Securities Regulation Daily GameStop option holder accuses Redditor, MassMutual of market manipulation
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Wednesday, February 24, 2021

GameStop option holder accuses Redditor, MassMutual of market manipulation

By John M. Jascob, J.D., LL.M.

A new lawsuit filed in Boston claims that the financial services giant failed to supervise Keith Gill and prevent his allegedly manipulative use of social media to boost the price of GameStop stock.

A putative class action complaint filed in federal court in Boston claims that retail trader Keith Gill undermined the integrity of the market for GameStop shares by means of a manipulative social-media campaign that was ignored by his former employer, Massachusetts Mutual Life Insurance Company (MassMutual). The complaint alleges that Gill’s conduct on Reddit’s WallStreetBets forum and other social media platforms incited a concerted effort by unaffiliated traders to manipulate and drive up the price of GameStop shares solely to squeeze short sellers and achieve a price untethered to any fundamental value of the company. By using false identities such as "Roaring Kitty" and "Deep F***ing Value," Gill allegedly misled his social media audience with a fake "everyman" act while failing to disclose his position as a regulated securities broker and industry insider in violation of Exchange Act Sections 9(a) and 10(b), the complaint claims (Iovin v. Gill, February 16, 2021).

The putative class action plaintiff, a purchaser of option contracts on shares of GameStop, claims that Gill sought to motivate amateur traders to inflate the price of GameStop shares by fashioning himself as "a kind of Robin Hood" while villainizing the hedge funds and other securities professionals that had shorted GameStop stock. Contrary to his social media persona, however, Gill worked actively for many years as a professional in the investment and financial industries and holds extensive securities licenses and qualifications, including a securities principal registration and a Charted Financial Analyst license. "Indeed, at the time Gill was inciting the market frenzy with his fake persona," the complaint states, "he was licensed by MML [MassMutual’s broker-dealer affiliate] as a registered representative (i.e., a securities broker), and he was employed by MassMutual as a "Financial Wellness Director.""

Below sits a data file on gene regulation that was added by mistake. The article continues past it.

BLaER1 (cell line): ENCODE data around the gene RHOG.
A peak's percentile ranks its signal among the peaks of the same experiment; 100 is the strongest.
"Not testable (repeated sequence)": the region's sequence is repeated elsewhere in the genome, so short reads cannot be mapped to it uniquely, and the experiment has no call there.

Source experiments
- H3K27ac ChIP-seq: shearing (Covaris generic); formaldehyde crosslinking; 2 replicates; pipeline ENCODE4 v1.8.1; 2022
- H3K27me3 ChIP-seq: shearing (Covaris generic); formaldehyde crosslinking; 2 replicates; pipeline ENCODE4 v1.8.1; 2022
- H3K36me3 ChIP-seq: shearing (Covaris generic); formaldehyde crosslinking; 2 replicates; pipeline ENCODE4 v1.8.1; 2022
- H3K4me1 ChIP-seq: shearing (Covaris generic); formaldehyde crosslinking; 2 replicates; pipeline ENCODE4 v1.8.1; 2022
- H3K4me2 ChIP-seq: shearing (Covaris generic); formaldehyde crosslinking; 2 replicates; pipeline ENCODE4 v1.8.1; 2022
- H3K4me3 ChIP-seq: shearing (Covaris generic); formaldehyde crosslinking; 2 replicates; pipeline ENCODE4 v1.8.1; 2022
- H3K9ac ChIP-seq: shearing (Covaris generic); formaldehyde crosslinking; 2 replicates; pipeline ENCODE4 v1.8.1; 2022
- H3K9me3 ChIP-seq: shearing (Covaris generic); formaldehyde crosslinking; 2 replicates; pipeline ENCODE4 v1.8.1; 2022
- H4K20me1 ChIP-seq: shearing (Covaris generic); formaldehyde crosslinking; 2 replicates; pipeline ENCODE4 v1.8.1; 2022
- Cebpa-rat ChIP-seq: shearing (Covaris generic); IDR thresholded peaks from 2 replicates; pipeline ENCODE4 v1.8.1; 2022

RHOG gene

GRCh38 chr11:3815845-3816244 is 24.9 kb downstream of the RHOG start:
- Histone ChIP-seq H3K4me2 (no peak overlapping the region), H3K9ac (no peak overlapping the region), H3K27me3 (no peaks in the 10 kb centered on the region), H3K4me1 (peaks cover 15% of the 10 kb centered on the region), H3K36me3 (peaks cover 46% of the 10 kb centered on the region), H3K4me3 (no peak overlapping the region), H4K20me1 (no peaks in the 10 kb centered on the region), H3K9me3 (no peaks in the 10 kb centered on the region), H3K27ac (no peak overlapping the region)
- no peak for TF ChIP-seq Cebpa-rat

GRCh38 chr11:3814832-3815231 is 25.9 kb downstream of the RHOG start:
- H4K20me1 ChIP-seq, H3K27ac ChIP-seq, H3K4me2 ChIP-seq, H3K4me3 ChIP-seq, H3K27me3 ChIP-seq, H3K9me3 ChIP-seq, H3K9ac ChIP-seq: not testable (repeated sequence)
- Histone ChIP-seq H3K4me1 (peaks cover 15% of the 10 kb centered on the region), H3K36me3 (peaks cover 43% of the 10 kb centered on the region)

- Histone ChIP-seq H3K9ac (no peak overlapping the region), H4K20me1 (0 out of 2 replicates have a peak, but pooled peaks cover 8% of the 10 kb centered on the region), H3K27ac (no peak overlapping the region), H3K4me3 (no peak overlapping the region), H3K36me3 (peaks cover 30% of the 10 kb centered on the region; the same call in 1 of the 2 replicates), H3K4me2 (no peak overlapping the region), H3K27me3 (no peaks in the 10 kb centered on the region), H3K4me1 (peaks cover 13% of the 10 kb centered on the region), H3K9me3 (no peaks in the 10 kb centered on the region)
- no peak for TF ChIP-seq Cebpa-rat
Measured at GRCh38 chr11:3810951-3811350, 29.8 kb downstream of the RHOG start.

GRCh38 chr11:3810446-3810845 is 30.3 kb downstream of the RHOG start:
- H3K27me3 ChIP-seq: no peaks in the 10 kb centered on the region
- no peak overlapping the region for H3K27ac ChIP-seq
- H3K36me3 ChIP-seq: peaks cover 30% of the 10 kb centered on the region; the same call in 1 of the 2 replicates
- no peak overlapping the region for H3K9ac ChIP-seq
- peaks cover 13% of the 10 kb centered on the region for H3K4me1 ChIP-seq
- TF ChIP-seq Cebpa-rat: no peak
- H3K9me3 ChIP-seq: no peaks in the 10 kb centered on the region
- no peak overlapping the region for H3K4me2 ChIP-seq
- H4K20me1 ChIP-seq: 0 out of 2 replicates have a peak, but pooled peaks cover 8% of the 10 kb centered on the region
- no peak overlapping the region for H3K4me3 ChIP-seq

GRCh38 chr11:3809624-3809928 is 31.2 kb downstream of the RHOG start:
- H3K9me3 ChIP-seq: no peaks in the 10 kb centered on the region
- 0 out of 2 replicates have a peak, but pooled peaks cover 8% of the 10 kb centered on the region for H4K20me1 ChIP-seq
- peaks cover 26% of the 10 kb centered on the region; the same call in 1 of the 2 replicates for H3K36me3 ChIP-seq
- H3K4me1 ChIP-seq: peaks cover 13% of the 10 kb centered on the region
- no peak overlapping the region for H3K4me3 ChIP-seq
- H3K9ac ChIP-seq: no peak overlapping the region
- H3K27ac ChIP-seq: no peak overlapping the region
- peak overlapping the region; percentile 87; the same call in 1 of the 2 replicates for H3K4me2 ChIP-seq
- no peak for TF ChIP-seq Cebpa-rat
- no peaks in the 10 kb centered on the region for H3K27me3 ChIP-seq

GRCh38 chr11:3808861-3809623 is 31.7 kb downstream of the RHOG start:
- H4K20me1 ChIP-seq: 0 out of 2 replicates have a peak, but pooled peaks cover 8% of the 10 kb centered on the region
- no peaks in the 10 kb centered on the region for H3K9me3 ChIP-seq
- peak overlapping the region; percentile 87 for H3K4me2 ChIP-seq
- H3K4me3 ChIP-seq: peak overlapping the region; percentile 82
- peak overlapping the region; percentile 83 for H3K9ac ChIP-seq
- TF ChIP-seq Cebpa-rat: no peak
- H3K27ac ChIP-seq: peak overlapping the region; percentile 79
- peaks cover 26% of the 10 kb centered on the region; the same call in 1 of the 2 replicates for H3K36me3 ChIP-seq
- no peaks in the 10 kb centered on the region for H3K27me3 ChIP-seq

Gill’s actions, which allegedly caused the price of GameStop shares to rise more than 1,600 percent, resulted in "enormous losses not only to those who bought option contracts, but also to those who fell for Gill’s act and bought GameStop stock during the market frenzy at greatly inflated prices," according to the complaint. "Gill’s deceitful and manipulative conduct not only violated numerous industry regulations and rules, but also various securities laws by undermining the integrity of the market for GameStop shares," the complaint states. Moreover, the complaint continues, "At the time Gill was engaging in this wrongful conduct, MML and MassMutual had legal and regulatory obligations to supervise Gill to prevent this very conduct. They failed to do so even though Gill’s conduct was continuing and highly public."

The complaint seeks certification of a nationwide class for all persons who, from January 22, 2021 through February 2, 2021, either: (1) purchased GameStop shares; (2) purchased back an option on GameStop shares; (3) had an option for GameStop shares called away from them; (4) purchased GameStop shares to cover a short position; or (5) had their options expire. The complaint claims that Gill violated Exchange Act Sections 9(a) and 10(b) and Rule 10b-5 through his transactions in, and deceptive promotion of, GameStop stock. By failing to adhere to their own supervision obligations, MML and MassMutual willfully participated in Gill’s manipulative activity and violations of Section 9(a) and incurred control person liability under Section 20(a), the complaint alleges. The complaint seeks damages, costs, and attorney fees.

In testimony on February 18 before the House Financial Services Committee, Gill downplayed his role as a securities professional while at MassMutual. "My job was to help develop financial education classes that advisors could present to prospective clients. I never sold securities, and I was not a financial advisor," Gill stated in his prepared remarks.

The case is No. 21-cv-10264.

Attorneys: Thomas M. Sobol (Hagens Berman Sobol Shapiro LLP) for Christian Iovin.

Companies: MML Investors Services, LLC; Massachusetts Mutual Life Insurance Co.

MainStory: TopStory FraudManipulation GCNNews NewLawsuitsNews MassachusettsNews

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